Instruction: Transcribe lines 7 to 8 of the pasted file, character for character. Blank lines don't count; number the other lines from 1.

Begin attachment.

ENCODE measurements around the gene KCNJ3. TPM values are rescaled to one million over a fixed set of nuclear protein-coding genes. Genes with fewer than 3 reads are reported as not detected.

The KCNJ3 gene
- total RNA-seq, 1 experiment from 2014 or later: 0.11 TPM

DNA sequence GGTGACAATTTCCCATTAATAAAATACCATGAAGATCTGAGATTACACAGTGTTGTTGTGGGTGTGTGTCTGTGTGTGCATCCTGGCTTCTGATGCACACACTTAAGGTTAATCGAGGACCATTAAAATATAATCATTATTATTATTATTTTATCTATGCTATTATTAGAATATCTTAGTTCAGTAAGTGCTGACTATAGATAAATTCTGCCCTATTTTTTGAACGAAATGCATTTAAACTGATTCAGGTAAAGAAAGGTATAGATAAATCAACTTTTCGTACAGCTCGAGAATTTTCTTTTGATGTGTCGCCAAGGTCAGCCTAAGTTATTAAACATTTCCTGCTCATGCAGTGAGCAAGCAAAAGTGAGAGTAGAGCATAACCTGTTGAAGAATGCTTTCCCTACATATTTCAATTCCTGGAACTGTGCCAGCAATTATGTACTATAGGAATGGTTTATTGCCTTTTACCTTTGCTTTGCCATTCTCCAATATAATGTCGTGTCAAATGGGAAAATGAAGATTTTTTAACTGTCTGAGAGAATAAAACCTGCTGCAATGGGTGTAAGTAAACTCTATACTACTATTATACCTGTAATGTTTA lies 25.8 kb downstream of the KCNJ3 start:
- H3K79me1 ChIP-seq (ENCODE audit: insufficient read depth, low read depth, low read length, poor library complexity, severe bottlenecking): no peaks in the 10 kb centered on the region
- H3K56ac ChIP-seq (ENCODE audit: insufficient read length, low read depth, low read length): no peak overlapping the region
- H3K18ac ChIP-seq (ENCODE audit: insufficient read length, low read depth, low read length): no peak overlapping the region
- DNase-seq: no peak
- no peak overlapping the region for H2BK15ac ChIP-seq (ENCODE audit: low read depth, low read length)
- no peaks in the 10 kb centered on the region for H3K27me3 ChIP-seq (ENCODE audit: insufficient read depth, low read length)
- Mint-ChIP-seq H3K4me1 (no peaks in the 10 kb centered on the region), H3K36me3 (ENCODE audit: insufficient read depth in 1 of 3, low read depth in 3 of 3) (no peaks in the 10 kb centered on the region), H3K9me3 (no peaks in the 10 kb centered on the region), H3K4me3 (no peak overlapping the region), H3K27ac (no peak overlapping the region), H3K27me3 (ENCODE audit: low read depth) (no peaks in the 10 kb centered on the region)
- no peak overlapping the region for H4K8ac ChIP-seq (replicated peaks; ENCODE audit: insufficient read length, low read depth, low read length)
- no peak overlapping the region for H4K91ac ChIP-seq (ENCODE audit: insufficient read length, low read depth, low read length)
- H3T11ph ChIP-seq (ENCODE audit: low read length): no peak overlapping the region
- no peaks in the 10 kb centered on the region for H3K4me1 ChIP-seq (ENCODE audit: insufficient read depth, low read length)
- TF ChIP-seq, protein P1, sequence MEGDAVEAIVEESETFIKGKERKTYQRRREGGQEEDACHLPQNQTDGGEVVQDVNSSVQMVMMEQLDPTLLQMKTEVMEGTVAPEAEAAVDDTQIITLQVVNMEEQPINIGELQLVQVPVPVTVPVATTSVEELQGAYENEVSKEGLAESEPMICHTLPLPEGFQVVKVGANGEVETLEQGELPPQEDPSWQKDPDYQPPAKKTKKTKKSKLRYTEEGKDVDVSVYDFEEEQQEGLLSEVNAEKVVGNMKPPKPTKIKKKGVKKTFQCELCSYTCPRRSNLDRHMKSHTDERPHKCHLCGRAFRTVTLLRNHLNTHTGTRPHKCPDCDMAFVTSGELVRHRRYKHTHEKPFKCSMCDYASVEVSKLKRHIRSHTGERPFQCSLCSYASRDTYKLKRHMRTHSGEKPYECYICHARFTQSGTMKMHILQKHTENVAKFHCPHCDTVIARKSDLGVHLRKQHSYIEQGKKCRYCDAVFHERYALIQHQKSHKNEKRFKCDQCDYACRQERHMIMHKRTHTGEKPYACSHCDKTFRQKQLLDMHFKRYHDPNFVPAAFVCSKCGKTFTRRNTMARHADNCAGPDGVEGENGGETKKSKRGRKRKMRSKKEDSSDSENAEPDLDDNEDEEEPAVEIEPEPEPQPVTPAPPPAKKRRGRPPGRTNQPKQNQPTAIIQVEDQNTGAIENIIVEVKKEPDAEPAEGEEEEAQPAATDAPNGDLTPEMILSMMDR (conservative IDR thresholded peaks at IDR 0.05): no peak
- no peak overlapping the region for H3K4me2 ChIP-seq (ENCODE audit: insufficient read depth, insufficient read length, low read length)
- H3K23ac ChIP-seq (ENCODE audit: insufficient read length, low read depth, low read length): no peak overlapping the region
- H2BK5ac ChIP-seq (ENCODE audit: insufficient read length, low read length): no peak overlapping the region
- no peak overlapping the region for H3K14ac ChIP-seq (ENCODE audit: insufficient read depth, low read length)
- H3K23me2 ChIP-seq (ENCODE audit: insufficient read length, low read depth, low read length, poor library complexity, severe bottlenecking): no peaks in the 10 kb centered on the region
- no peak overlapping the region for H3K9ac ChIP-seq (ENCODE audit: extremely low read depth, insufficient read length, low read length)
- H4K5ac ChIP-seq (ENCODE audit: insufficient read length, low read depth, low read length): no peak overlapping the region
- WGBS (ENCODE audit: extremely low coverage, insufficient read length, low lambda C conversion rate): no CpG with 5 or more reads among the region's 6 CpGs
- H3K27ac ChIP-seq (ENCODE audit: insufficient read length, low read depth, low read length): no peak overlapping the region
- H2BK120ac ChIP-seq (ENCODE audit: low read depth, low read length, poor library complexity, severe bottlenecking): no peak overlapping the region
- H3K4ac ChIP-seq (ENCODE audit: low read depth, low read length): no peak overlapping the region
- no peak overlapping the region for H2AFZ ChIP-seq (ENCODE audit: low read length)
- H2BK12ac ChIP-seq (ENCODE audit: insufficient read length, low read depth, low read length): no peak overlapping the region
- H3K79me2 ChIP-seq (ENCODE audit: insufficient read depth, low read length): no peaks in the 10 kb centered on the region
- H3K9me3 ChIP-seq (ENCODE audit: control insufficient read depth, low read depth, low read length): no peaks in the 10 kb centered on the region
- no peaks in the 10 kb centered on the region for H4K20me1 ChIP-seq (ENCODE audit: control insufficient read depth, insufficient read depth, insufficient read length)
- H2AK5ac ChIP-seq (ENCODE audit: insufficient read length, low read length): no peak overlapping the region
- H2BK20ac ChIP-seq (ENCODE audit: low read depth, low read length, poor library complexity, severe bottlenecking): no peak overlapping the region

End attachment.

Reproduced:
- H3K18ac ChIP-seq (ENCODE audit: insufficient read length, low read depth, low read length): no peak overlapping the region
- DNase-seq: no peak